Upcycle products have the potential to be one-of-a-kind home accessories.

A designer’s job is to make sure that the model can be converted into a working prototype – a blue print for the manufacturer. However, it is in our nature to measure individuality. Since the 1980s designers have been injecting unique identity “chromosomes” into their products on an industry scale.

High-income earners – which are the industry target – fill the empty space of boredom in their lives by shopping. But possessing the exact same product as everyone else only creates a new kind of boredom. The era of uniform consumerism has ended. Mass products are now being challenged by truly individual designs. Yes, it’s pseudo individualism.

During the 1980s, the concern for environmental damage was no longer exclusive to environmentalists. The call to stop deforestation, environmental pollution, and the green house effect entered into popular culture. Terms such as Eco, Green, and Global Warming were often used, while at the same time the importance of the 3Rs (Reuse – Reduce – Recycle) became ever more apparent.

Recycling can sometimes be too expensive and requires a lot of energy. Which is why some people turn to upcycling, which means converting waste or unused materials into something useful, like the products developed by Freitag. In Bali, Nafka initiated a laboratory for creative designers focused on developing responsible lifestyle products. In June 2011, Nafka showed their first exhibit in Denpasar titled Wonderground. Nafka will once again be showing the creations of their designers at the Ecologically Sustainable Solutions Week on April 16–22, 2012 at Little Tree in Kuta, Bali.

To create designs out of used materials, Nafka designers focus on planning the shapes. Through the process, the used materials can offer unexpected visual surprises. It’s as if looking at a montage or photo collage by artists from the Dadaism era on products such as bags, sofas, room partitions and lamp shades, all made from reclaimed waste or used plastic wrappers. Cut up images, numbers or letters, a build up of colors.

Nafka products seem to fuse the line between art and craft in the shape of everyday accessories. Visually they are attractive. Nafka products are a refreshing surprise in the droll of everyday standard mass-produced products. Nafka products are truly one-of-a-kind.

The products may represent individual expression. But the production process is fueled by a passion for community movement and empowerment. Nafka outsources its production to local handicraft community groups. Handicraft producers, much like other traditional production workers, are marginalized in today’s modern economic distribution routes.

In modern sales systems, the middleman marketing the products can be a necessity. When the producer and consumer are too far apart and there is no access between them, the role of the marketer grows ever larger. The role of the middleman in sales is to dictate the price to maximize profits. The producer has little power to sell at a higher, or more profitable price.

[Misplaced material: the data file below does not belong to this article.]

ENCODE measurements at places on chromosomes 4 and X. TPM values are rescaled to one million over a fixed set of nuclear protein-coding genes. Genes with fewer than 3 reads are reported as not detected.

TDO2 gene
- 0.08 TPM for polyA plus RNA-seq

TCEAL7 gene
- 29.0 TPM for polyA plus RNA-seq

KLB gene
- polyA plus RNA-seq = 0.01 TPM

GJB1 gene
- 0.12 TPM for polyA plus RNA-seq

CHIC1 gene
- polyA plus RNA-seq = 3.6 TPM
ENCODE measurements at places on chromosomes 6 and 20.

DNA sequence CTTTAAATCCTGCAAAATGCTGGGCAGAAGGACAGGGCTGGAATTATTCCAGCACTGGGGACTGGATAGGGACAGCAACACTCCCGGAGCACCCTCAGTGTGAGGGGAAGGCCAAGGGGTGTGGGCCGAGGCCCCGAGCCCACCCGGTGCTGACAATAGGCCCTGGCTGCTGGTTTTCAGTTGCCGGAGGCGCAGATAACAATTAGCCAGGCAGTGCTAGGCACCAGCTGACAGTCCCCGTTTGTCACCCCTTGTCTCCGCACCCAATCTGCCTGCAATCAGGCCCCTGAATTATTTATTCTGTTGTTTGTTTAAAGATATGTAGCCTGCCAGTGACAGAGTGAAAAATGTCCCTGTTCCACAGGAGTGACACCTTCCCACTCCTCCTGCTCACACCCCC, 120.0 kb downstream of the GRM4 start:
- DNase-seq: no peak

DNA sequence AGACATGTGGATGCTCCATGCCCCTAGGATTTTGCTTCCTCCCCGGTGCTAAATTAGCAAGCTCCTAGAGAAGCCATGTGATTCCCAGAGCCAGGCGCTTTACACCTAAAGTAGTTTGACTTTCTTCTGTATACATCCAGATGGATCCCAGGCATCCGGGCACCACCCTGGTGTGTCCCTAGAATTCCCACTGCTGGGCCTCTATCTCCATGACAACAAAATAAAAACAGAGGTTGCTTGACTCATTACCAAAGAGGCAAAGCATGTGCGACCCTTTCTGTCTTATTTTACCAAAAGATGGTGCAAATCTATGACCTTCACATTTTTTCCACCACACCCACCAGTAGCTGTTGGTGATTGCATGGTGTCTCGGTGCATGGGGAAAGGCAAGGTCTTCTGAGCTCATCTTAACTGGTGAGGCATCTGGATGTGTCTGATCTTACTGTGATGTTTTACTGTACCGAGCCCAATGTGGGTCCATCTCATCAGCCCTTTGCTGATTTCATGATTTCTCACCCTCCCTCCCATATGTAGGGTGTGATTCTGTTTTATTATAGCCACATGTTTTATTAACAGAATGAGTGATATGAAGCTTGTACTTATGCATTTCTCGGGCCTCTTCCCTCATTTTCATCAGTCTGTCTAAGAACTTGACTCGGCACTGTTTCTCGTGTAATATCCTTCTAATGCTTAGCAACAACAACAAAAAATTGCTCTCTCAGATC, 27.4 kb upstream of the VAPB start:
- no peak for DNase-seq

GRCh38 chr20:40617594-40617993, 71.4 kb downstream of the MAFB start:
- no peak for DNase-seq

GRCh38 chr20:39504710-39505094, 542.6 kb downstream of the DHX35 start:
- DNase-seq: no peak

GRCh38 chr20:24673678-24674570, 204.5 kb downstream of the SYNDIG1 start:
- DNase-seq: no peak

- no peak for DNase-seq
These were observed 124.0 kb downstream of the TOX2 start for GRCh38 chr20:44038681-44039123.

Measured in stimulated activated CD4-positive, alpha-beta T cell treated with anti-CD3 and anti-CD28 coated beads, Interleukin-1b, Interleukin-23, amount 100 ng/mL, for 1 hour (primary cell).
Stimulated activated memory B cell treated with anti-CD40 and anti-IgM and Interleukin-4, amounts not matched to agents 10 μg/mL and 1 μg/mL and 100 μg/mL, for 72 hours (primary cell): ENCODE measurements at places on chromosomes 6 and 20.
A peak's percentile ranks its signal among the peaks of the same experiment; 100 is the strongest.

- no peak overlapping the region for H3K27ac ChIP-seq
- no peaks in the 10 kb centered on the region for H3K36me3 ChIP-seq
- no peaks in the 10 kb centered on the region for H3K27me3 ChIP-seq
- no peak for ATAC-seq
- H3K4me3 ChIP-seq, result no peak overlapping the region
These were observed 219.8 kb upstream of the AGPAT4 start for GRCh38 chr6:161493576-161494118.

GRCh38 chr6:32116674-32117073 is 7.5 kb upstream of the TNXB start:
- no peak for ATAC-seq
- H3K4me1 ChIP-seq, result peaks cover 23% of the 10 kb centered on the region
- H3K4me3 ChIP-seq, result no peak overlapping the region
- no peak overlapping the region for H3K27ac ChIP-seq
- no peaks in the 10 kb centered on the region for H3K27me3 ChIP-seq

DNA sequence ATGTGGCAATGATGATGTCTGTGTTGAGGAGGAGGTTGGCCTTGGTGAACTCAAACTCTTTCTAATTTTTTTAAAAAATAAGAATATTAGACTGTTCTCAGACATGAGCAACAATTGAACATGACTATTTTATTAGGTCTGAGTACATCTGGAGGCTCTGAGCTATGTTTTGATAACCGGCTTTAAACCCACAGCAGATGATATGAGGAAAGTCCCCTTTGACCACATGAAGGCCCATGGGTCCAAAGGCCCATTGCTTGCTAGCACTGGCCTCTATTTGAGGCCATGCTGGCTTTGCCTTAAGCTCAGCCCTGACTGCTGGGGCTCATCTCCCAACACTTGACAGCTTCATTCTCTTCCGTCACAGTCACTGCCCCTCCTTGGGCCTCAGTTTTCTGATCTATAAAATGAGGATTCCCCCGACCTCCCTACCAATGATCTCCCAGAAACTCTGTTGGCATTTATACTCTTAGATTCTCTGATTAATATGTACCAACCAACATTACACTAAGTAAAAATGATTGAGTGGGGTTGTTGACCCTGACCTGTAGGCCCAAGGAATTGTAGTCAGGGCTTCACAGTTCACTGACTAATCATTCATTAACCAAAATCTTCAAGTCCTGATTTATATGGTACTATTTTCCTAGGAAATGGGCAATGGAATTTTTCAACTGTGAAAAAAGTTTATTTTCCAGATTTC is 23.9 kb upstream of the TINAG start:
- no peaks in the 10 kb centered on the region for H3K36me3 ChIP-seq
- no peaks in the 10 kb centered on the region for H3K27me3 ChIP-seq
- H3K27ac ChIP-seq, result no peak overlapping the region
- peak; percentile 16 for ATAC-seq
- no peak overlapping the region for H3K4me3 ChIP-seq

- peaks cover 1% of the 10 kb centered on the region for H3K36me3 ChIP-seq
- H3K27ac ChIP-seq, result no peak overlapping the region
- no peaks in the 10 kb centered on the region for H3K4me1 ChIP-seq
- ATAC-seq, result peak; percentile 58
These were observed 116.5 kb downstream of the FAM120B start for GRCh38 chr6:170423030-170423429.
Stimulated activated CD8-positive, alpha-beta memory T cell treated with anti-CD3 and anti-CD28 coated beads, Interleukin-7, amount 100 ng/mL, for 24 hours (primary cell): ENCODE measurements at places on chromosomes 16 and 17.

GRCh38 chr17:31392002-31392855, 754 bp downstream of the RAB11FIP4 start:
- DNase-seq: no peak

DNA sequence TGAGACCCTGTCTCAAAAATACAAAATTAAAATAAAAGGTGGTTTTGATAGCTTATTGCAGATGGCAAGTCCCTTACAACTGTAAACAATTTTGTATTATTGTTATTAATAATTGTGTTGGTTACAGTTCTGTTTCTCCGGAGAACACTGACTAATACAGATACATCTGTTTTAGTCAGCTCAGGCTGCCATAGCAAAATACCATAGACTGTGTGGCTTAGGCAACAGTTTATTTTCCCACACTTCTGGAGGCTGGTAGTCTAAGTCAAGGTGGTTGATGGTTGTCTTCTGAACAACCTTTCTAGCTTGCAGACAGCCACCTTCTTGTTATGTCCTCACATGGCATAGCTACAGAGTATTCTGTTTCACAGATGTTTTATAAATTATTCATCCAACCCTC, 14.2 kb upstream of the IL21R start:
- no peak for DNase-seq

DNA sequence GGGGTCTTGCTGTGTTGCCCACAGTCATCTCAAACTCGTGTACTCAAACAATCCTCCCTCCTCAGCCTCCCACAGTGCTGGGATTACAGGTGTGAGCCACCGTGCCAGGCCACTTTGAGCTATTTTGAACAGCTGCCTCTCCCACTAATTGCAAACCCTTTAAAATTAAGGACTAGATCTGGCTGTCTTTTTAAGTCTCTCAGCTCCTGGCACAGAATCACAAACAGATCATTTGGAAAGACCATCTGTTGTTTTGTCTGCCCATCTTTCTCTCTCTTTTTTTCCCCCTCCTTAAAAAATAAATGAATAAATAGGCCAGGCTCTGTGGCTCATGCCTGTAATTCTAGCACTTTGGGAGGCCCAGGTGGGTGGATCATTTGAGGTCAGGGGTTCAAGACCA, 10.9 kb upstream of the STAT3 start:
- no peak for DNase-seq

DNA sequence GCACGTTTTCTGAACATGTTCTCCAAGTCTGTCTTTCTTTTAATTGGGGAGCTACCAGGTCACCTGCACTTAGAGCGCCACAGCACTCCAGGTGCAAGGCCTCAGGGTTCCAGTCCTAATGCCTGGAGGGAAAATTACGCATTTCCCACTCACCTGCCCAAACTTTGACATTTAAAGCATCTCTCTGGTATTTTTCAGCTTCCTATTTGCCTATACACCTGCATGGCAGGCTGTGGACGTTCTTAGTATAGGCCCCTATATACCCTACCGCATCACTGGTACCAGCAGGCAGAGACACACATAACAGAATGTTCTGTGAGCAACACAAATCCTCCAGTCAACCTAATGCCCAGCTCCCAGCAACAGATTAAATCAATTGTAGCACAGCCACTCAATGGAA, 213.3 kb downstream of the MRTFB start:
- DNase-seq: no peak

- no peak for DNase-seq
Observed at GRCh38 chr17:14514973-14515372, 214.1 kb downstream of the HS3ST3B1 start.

This inequality in the marketing stage is only beneficial to the seller and too often exploits the producer. In Bali, these symptoms have long been visible in the industry, for example in the sales of art or crafts. Art shops in Bali have a very high profit margin, sometimes as high as 60 percent on the handicraft products they sell. By the time they are sold, these handicrafts can be expensive, but the amount the producers receive is too far below the selling price.

The partnerships Nafka builds with local handicraft producers follow fair trade standards. In this way they are supporting sustainability, not only the environmental aspects, but also the social aspects.

It takes hard work to follow the principles of fair trade while also successfully conducting business. To make sure the products are not just salable because they are “fair trade” and pulling on heart strings, but because they are of high quality.

If upcycling has it’s own attraction for consumers, could upcycle product hold special economic value? Anyone can take unused material around them and transform it into something new and useful. So, is there still a market for Nafka products? Here the idea of branding comes into play. A product will not just be valued in a utilitarian perspective or at face-value use. Urban residents want to communicate and declare their individuality in the midst of their lonely disoriented lives. Brands provide this.

Brands become a tool for interaction, a celebration of togetherness, even without having to communicate it. A brand is a message in itself.

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